Tuesday, 9 April 2013
You want a word for poverty – it’s relentless.
On Friday 22nd March 2013 the second in a series of six Poverty Truth Conversations took place at Gorbals Parish Church. The Conversations bring together key decision makers and public figures with those who have direct experience of social and economic deprivation, driven by belief “Nothing about Us without Us is for US”.
The event began with a welcome and continued with everyone invited to share their name, what they had for breakfast and where they would ideally spend the weekend. This allowed everyone to get to know a little more about one another in an informal manner where all could participate (in keeping with the goal of breaking down the formal character often prevalent in meetings).
After introductions, a selection of photographs was presented and everyone selected an image reminding them of part of their life story. Everyone mingled; explaining the significance of the photograph they had chosen.
Following sharing the photographs, everyone read a section from a harrowing life story telling of a mother struggling to make ends meet in the midst of relentless hardship. The story touched upon childhood abuse, violence, ill health, courage, determination and resilience; a very moving account where many shed a tear listening to the emotional life story. A prominent theme emerging from the story, and subsequent discussion, was the need to avoid categorising poverty under one or two headings. Instead, emphasising the real need that poverty be understood as a multi-dimensional reality.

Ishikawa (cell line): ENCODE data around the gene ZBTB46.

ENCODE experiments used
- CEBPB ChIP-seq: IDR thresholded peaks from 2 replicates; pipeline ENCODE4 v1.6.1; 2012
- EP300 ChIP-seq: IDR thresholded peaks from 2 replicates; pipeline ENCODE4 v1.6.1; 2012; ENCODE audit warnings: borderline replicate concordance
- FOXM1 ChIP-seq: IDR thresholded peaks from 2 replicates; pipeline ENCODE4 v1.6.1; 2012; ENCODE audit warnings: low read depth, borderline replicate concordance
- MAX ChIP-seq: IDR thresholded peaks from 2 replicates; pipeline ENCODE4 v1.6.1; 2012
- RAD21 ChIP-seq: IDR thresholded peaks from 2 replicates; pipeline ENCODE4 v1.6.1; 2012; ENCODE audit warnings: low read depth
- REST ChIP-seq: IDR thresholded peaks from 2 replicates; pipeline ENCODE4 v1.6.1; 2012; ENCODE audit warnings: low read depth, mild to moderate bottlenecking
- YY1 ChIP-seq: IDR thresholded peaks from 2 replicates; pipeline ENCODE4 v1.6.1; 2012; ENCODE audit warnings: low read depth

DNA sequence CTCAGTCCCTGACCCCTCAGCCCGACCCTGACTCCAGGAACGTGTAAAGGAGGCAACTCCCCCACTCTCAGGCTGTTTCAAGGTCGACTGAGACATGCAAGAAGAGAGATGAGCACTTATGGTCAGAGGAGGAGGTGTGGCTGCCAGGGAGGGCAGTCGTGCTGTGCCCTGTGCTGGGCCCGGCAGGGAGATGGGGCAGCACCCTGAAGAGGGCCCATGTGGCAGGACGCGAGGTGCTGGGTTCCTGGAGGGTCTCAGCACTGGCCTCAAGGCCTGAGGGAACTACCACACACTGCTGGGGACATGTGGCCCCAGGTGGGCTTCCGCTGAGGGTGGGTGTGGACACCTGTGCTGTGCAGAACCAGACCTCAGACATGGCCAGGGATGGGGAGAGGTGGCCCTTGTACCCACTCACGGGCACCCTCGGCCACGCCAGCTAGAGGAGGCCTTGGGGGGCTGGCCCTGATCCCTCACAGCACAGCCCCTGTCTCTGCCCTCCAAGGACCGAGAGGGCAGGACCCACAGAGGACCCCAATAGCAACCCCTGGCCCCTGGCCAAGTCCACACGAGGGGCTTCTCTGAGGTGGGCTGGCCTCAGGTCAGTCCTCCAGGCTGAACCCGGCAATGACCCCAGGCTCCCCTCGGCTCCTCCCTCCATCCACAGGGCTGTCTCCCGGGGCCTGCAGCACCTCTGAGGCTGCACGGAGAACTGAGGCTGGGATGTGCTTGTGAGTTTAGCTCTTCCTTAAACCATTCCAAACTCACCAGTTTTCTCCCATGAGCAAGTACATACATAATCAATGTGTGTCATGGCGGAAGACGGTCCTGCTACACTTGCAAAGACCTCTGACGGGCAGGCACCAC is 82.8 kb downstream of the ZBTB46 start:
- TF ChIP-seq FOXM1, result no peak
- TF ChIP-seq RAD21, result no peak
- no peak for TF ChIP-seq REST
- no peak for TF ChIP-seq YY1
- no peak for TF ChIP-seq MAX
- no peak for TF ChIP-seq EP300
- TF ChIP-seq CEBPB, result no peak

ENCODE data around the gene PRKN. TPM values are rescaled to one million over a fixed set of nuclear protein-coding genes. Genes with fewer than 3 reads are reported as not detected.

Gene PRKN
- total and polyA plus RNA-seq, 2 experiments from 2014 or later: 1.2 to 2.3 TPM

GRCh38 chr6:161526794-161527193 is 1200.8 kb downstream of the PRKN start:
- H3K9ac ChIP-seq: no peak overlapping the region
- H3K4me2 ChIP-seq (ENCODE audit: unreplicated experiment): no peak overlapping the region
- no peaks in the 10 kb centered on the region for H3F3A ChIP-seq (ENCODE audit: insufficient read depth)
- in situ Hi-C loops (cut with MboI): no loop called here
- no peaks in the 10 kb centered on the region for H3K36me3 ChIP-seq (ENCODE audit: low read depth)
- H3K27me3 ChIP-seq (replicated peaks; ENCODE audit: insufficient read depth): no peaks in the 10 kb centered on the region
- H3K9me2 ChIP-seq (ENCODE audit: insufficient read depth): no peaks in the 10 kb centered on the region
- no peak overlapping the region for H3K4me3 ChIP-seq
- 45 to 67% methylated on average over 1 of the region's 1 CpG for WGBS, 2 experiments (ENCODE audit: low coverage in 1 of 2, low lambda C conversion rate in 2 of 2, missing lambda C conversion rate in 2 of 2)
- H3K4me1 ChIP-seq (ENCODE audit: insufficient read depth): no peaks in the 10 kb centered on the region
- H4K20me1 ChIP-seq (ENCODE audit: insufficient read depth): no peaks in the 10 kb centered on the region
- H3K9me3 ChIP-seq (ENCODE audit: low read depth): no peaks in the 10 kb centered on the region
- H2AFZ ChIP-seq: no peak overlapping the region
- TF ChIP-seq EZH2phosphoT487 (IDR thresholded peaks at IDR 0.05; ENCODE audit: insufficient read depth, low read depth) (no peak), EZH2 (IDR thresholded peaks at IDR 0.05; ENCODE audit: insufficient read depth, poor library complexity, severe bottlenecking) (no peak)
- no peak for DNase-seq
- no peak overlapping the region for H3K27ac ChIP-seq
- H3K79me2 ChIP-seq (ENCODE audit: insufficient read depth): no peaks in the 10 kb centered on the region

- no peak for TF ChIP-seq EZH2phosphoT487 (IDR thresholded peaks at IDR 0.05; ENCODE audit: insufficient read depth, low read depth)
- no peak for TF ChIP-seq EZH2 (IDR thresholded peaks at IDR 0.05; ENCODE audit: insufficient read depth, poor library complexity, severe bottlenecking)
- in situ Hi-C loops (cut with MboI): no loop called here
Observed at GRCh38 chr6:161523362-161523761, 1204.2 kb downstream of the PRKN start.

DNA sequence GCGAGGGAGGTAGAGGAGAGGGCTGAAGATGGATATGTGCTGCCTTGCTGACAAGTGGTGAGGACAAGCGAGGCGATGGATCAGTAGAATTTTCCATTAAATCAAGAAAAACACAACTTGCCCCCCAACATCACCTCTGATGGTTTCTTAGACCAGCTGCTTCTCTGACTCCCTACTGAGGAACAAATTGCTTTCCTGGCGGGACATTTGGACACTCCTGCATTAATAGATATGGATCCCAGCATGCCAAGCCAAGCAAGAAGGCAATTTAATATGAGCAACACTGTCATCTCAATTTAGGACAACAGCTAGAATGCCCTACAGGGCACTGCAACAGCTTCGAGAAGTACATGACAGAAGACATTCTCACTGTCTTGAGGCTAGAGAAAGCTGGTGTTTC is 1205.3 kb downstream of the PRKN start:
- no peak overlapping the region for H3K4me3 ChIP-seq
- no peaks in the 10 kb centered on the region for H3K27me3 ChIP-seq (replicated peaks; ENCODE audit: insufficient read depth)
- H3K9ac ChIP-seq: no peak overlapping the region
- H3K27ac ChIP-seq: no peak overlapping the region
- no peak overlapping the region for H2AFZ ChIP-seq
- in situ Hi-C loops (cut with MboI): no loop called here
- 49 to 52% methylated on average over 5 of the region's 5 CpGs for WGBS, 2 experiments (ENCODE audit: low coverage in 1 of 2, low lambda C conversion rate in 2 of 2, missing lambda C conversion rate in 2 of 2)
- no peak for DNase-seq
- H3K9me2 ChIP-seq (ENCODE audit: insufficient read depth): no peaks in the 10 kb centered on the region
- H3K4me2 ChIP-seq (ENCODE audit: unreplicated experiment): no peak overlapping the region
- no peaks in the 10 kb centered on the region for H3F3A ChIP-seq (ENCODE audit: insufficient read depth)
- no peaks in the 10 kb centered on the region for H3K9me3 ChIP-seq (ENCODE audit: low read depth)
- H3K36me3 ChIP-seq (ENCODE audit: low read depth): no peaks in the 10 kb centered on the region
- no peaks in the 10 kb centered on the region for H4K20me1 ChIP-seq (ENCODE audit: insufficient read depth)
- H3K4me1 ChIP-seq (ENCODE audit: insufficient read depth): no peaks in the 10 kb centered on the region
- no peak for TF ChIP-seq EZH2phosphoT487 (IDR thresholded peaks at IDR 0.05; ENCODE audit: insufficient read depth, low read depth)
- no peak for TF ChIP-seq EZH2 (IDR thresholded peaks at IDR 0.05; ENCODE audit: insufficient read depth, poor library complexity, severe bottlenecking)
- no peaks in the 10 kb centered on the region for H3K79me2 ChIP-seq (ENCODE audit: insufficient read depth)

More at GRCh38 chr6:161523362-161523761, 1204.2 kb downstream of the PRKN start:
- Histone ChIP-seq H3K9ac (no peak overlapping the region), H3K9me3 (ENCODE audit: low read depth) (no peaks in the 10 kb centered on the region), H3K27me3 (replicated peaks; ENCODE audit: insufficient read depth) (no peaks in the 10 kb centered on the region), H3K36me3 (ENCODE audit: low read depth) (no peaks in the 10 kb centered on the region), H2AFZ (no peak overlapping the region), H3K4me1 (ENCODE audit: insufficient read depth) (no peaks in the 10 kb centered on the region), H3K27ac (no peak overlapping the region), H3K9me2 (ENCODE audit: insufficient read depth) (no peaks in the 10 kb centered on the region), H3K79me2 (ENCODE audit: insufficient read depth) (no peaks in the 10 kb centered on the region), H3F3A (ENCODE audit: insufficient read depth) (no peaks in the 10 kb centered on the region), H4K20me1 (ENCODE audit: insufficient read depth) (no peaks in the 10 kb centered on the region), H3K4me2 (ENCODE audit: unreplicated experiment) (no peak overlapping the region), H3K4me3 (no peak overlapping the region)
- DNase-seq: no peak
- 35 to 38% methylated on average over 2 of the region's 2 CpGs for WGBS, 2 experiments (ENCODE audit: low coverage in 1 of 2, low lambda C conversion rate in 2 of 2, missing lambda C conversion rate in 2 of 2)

Those at the Conversation reflected on the life story in small groups and discussed their own experiences of poverty. Several people talked of professional services, designed to help society, treating service users in a sub-human manner. People expressed feeling like a number, not an individual. The soul destroying nature of poverty and lack of understanding by the media was raised through discussion.
The Conversation was brought to a close by seeking responses to the life story and, more generally, of experiences living in poverty. Issues raised included politicians avoidance of discussing poverty with some positive suggestions being put forward including viewing poverty as an issue which all in society can play a part to resolve.
For further reflections on the second Conversation, please take a look at this Third Force News article by Martin Johnstone:http://www.thirdforcenews.org.uk/2013/03/nothing-about-us-without-us-is-for-us/
The Poverty Truth Commission would like to thank all who attended and contributed to the event. The PTC is very much looking forward to the next Conversation which will be held on Friday 31st May.